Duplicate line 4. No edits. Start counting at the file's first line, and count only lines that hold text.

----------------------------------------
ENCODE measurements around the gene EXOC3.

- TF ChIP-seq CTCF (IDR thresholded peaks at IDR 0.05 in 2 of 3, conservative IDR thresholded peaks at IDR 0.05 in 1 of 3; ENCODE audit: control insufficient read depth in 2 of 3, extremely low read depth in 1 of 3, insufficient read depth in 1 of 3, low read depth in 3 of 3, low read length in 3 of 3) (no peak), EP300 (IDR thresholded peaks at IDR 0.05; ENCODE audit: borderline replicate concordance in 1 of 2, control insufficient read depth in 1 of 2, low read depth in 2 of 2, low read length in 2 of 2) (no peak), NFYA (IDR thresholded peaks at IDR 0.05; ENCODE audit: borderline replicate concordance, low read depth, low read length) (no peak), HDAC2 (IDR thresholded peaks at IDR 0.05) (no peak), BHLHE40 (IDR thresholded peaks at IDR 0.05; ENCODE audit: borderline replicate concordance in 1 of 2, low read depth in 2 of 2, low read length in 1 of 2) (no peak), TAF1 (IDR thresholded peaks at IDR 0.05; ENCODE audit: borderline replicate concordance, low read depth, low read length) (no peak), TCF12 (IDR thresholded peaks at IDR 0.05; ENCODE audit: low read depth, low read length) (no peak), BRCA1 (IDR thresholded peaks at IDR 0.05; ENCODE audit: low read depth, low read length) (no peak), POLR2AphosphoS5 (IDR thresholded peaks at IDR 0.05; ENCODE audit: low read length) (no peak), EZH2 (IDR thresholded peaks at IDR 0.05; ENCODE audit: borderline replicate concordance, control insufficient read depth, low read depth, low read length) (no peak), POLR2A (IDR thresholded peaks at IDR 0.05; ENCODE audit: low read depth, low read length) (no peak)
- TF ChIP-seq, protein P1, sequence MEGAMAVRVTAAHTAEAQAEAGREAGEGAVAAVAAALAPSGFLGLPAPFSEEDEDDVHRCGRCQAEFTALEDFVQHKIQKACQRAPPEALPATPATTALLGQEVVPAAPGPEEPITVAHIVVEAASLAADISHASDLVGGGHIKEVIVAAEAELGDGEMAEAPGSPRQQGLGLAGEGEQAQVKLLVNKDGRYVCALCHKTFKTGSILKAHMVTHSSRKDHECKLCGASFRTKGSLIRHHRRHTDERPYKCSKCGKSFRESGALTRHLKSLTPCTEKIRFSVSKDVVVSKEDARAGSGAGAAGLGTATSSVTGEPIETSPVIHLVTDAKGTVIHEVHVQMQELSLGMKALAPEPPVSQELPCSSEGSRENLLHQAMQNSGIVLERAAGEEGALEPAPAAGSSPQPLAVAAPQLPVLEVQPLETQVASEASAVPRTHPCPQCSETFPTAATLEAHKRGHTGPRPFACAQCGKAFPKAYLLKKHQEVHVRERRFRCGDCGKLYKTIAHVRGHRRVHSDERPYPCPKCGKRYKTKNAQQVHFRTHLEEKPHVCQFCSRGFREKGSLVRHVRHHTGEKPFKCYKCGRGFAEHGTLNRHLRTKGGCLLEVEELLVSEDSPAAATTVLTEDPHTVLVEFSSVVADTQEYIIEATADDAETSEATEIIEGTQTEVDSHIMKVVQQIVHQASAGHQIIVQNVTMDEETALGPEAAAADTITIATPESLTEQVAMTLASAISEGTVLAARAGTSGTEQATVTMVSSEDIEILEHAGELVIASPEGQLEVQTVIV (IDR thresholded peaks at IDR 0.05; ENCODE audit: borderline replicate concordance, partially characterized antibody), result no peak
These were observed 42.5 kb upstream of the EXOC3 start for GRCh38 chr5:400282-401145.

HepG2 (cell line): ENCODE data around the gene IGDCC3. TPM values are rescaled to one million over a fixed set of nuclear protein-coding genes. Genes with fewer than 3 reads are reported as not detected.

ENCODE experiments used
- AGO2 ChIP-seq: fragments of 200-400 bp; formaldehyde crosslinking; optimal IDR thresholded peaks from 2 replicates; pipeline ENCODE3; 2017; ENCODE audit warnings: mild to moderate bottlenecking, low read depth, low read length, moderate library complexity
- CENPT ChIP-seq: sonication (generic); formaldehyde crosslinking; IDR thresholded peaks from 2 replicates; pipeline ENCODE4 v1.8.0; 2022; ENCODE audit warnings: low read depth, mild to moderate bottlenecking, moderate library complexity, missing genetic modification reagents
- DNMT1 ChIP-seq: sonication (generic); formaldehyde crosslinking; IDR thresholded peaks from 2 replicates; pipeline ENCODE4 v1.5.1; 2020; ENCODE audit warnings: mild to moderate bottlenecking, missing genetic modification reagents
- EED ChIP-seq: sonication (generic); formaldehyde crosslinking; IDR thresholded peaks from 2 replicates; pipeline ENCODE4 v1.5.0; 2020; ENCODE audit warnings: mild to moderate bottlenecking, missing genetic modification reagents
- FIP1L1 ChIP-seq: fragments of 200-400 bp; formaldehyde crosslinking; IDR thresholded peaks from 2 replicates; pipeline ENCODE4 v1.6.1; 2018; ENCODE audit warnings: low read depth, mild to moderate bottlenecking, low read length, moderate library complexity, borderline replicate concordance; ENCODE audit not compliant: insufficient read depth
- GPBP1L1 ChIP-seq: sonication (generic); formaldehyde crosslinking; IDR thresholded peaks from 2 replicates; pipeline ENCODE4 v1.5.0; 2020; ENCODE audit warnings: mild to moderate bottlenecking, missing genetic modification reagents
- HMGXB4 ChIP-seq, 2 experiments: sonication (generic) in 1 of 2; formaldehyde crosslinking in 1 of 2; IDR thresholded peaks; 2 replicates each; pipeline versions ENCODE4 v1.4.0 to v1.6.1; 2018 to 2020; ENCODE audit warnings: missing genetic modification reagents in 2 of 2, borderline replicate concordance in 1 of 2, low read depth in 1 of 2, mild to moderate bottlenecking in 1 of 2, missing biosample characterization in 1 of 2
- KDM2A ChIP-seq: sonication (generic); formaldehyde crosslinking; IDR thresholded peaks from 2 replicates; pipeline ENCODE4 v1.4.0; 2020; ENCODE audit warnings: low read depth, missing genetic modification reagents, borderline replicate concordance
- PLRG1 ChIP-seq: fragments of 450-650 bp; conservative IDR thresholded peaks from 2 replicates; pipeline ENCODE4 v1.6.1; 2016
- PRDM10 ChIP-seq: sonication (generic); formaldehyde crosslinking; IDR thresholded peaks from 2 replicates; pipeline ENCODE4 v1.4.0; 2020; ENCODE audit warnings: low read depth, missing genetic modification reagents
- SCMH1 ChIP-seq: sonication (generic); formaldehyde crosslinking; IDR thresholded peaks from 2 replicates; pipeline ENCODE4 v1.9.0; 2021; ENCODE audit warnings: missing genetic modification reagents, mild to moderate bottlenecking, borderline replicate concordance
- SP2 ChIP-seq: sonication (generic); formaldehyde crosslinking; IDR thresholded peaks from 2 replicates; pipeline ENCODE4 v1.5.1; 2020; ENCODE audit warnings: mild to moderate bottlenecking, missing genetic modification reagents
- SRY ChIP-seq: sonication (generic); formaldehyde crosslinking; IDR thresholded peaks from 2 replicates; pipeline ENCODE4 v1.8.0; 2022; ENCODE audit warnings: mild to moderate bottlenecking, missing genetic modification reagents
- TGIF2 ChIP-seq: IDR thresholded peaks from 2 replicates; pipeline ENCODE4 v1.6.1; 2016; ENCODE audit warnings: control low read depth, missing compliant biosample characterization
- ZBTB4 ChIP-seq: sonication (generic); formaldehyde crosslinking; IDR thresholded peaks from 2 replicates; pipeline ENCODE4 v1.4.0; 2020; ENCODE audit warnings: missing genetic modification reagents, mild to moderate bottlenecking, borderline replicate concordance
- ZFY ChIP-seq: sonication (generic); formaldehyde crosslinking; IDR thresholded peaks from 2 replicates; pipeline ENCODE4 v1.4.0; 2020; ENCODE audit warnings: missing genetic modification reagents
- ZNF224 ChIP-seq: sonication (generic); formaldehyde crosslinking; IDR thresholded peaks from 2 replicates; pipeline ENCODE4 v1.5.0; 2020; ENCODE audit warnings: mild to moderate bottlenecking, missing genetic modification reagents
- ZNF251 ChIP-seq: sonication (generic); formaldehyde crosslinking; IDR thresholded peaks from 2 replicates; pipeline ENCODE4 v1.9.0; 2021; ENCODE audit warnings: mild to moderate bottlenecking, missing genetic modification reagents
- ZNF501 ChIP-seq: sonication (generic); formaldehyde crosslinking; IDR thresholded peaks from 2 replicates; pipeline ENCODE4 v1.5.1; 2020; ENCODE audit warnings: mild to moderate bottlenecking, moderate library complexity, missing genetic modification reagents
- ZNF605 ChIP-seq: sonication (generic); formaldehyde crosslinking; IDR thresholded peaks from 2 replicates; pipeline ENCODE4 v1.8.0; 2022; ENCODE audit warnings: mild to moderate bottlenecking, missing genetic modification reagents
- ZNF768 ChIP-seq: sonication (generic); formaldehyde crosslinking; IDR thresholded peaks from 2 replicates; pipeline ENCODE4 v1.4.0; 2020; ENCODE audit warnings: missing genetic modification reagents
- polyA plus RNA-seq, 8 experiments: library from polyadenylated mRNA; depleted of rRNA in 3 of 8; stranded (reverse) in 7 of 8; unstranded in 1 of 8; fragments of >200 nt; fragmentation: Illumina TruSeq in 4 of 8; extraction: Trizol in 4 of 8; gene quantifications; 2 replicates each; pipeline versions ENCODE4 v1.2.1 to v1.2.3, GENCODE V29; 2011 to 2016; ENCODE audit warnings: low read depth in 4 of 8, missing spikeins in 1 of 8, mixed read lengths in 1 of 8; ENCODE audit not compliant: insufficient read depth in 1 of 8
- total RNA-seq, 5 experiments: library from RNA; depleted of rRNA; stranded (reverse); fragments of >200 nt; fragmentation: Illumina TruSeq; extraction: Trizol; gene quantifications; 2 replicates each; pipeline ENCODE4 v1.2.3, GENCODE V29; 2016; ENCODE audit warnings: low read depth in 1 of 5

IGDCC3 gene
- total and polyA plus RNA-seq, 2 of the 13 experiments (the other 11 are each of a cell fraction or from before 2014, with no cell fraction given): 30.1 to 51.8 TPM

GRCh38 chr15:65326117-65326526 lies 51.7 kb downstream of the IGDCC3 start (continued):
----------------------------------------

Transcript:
These were observed 42.5 kb upstream of the EXOC3 start for GRCh38 chr5:400282-401145.